The Department of Endocrinology from Sengkang General Hospital (SKH) shares 10 tips on how those with diabetes can better manage Ramadan fasting.
Fasting during the month of Ramadan is one of the pillars of Islam and a duty for every Muslim. In this article,
Dr Sueziani Zainudin, Consultant, from the Endocrinology Service at Sengkang General Hospital (SKH), and
Dr Daphne Gardner, Senior Consultant, from the
Department of Endocrinology at
Singapore General Hospital (SGH), both members of the
SingHealth group, share guidelines for those with diabetes on how to manage Ramadan fasting.
Before you fast
Know that there is no compulsion to fast when you’re not healthy
Surah Al Baqarah Verse 184 - 185 provides a clear guide that fasting during Ramadan is not compulsory if you have chronic diseases, or where fasting endangers or is harmful to your life (e.g. if you’re on insulin, have renal failure, or are pregnant).
You can make contributions to the poor or needy in lieu of fasting during Ramadan.
Make the decision to fast with the doctor treating your diabetes 2 months before Ramadan
It is important to discuss fasting with your doctor up to 2 months before Ramadan as you will need to know:
How to fast safely
Whether adjustments to your diabetes medications may need to be made beforehand.
Do not self-adjust or stop medications on your own.
Have a trial run of fasting before Ramadan
A "trial run" of fasting before Ramadan (i.e.
Puasa Sunat) may be done to identify possible problems during fasting for Ramadan. Please discuss this with your doctor.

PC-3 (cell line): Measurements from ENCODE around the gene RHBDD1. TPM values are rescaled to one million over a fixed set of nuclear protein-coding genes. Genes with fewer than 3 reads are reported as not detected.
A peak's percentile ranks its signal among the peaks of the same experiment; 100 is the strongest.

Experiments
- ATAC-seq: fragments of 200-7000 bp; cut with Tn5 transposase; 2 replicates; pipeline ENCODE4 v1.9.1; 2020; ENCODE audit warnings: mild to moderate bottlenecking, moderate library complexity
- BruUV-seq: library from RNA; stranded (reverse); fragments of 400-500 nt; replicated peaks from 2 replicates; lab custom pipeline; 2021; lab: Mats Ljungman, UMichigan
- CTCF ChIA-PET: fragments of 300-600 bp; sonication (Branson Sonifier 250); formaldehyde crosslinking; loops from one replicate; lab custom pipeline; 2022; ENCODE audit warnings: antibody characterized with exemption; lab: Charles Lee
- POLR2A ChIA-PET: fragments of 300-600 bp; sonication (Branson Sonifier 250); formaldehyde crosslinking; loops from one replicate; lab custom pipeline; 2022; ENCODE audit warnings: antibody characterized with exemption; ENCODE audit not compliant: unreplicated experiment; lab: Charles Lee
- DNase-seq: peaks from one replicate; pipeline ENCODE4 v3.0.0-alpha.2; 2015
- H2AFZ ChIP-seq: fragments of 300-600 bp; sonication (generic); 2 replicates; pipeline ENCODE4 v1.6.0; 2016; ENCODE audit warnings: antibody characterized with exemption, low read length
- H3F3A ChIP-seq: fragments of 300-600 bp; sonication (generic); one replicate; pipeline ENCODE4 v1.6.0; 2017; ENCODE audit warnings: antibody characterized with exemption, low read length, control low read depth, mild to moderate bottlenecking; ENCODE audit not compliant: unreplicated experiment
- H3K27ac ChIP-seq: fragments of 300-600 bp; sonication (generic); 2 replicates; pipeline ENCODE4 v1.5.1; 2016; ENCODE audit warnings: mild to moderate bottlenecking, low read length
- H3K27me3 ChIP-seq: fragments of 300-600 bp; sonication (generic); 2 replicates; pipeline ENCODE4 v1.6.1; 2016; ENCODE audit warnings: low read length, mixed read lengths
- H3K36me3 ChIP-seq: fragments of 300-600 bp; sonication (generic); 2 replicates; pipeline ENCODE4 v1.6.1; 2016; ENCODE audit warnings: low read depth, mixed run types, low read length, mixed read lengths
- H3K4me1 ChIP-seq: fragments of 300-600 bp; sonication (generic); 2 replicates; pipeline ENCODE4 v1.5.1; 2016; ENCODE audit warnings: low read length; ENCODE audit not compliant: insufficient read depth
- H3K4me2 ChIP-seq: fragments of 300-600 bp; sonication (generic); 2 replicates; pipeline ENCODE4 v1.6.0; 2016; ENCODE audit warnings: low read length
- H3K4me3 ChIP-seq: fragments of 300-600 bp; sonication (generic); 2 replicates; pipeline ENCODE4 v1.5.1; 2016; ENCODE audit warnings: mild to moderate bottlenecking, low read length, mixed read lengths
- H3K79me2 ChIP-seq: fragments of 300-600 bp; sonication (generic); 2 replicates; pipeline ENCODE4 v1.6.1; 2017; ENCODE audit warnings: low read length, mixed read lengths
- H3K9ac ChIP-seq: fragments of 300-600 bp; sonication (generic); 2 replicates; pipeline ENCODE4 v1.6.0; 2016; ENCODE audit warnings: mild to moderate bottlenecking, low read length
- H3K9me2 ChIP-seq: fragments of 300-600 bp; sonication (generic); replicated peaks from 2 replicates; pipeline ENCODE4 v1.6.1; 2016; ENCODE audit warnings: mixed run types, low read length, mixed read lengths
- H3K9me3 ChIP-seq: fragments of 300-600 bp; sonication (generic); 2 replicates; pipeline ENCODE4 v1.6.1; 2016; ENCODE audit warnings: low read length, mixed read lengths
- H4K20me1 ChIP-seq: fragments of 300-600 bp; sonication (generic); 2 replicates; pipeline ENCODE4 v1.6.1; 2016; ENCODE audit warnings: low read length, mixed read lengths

During your fast
Don’t skip Sahur (your pre-dawn meal)
You must not skip your
Sahur (pre-dawn) meal. Have a well-balanced meal in the morning and take an appropriate amount of insulin for that, taking into consideration that you will not be eating through the day until sunset. Should you miss your
Sahur meal, you should not fast.
Choose foods with low glycaemic index (GI) to prevent your blood sugar from fluctuating too much.
Drink 8 glasses of sugar-free fluids
For example, basmati rice has a lower GI than regular white rice.
Try to drink adequate fluids (choose sugar-free fluids) during
Iftar (sunset-meal) to replenish fluid loss during the day. Aim for 8 glasses a day.
Monitor your blood glucose levels when you are fasting
Self-monitoring of blood glucose during fasting is allowed during Ramadan. In fact, it is necessary for a successful fast.
Check for high blood glucose, low blood glucose levels or severe dehydration
You must be able to recognise when you have high blood glucose levels, low blood glucose levels or severe dehydration.
Signs you should stop fasting
You MUST terminate your fast immediately if you encounter these problems. Skipped fasting days can be replaced in the future.
Blood glucose levels
Signs of hypoglycaemia (low blood glucose)
Blood glucose < 4.0 mmol/L during fasting
Blood glucose > 16 mmol/lL
Symptoms of severe dehydration
Feelings of tremors
Dizziness (feeling faint)
After your fast
Break your fast promptly and eat in moderation
Breaking of fasting (berbuka) should not be delayed. When breaking fast, drink plenty of fluids and have a healthy meal. Try not to go overboard when you
Check out other articles on Ramadan fasting:
Best Foods to Eat for Suhoor (pre-dawn meal)
Best Foods to Eat for Iftar (break fast)
Taking Medication During Ramadan
Exercising During Ramadan: How to Do It Safely